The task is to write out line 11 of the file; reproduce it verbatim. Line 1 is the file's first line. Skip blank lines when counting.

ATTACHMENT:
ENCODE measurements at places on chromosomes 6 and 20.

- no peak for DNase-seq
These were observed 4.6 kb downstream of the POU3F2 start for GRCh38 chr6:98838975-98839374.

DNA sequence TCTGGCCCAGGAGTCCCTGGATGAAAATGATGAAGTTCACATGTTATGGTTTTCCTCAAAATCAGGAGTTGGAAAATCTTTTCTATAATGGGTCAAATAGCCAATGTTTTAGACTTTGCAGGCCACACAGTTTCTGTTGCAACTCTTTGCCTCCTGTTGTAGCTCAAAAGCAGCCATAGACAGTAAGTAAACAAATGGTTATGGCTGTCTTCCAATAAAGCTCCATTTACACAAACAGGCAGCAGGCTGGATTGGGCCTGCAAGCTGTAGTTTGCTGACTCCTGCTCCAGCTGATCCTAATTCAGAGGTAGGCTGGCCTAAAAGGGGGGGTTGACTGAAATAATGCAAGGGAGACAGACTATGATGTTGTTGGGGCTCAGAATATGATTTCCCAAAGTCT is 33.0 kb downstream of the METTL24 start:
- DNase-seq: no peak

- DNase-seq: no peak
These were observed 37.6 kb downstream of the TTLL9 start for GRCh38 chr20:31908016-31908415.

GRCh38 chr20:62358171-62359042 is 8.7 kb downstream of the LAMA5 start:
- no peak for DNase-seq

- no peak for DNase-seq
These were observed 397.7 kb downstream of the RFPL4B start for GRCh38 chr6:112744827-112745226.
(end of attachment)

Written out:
These were observed 397.7 kb downstream of the RFPL4B start for GRCh38 chr6:112744827-112745226.